...An unloved Cabernet, from a big bastard company... opened up and danced, like an old couple re-living the night of their lives in a just-lit dance hall on a Saturday. Blow me down. On Facebook at the moment I’m seeing lots of close-up photographs of exotic fungi. This wine didn’t taste like mushrooms, but it had that extra-sense to it, that point between horehound and mint, as if decay could blow a fresh new breath and be vital again. Pouring a glass was like the dawn of a new age, where the old tasted new; tobacco leaves from so long ago, smoked in oak and cured in blackcurrant and alcohol, had transformed into something only possible with the passing of time and the obliteration of prejudice… I can’t see the empty bottle of Mildara Cabernet Sauvignon 2004, which sits on my desk and will do for some time. It’s a reminder, of sorts. They tell you a lot of things. But beauty is rarely the hell where they tell you it is.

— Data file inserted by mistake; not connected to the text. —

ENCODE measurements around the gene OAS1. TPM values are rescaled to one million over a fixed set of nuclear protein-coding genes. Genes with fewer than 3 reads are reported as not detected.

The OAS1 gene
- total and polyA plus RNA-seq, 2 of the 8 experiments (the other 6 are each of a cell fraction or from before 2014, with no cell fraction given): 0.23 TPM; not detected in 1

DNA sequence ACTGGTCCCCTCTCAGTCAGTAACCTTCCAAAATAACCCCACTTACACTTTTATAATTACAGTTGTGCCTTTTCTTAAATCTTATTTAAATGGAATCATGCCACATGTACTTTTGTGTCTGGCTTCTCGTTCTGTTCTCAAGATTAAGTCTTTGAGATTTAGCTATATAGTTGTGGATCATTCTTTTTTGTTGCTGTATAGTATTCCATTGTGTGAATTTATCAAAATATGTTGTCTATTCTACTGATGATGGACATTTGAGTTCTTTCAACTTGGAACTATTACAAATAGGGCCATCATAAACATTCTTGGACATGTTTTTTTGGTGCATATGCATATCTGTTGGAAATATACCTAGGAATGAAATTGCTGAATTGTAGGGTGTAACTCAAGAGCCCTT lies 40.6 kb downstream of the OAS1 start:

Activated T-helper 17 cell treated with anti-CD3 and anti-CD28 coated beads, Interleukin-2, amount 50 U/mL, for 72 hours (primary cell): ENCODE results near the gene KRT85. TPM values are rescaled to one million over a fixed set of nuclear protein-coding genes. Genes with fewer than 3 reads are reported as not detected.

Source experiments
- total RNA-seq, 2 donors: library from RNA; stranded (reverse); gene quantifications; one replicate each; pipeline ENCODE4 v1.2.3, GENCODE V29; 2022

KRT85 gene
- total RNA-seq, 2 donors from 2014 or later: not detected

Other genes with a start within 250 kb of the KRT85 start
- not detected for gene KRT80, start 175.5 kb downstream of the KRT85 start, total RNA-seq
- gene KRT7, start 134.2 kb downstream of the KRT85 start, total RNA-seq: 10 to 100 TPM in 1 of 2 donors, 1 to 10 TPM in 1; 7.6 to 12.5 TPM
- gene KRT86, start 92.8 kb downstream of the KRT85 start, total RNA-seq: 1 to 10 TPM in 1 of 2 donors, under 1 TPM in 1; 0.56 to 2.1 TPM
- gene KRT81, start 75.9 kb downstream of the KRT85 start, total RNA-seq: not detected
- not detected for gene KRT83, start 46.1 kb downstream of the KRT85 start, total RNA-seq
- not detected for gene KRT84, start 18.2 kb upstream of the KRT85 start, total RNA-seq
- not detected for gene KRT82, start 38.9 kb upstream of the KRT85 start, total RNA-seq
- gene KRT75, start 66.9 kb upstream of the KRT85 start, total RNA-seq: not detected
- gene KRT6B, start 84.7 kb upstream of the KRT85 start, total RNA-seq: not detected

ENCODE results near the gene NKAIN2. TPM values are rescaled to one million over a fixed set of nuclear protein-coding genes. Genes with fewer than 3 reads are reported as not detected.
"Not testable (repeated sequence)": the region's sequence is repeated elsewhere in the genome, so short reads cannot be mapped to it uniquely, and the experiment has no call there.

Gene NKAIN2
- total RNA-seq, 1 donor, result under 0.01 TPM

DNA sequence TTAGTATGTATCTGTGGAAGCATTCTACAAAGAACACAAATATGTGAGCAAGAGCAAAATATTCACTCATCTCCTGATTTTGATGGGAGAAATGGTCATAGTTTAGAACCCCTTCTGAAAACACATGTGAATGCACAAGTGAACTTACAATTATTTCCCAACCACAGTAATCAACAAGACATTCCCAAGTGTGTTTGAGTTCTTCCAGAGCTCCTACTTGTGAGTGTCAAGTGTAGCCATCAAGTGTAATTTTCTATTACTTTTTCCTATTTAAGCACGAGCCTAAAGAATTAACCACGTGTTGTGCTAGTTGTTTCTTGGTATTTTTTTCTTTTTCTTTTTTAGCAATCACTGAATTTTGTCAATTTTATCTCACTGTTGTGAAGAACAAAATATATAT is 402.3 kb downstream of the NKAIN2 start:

94 points, Wine Front, June 2018
CoonawarraThe first vines were planted in Coonawarra by John Riddoch in 1890, however it was not until the renewed interest in table wine production in the 1950's that Coonawarra was brought into the limelight. Located almost 380 km southeast of Adelaide, Coonawarra is today one of the most famous red wine regions in Australia. Its weathered limestone terra rossa soils, avaibility of water and relatively cool maritime climate make it a unique viticultural region. Extremely flat and unprotected, Coonawarra is exposed both to the swinging influences of the cool Great Southern Ocean and hot, dry northerly winds. Spring frosts also pose a major threat with the potential to wipe out entire crops. Mechanical harvesting is widely employed in the region although smaller producers prefer to tend their vines by hand. Coonawarra is best known for classically-styled Cabernet Sauvignon, although in good years, Shiraz from the region is also very compelling.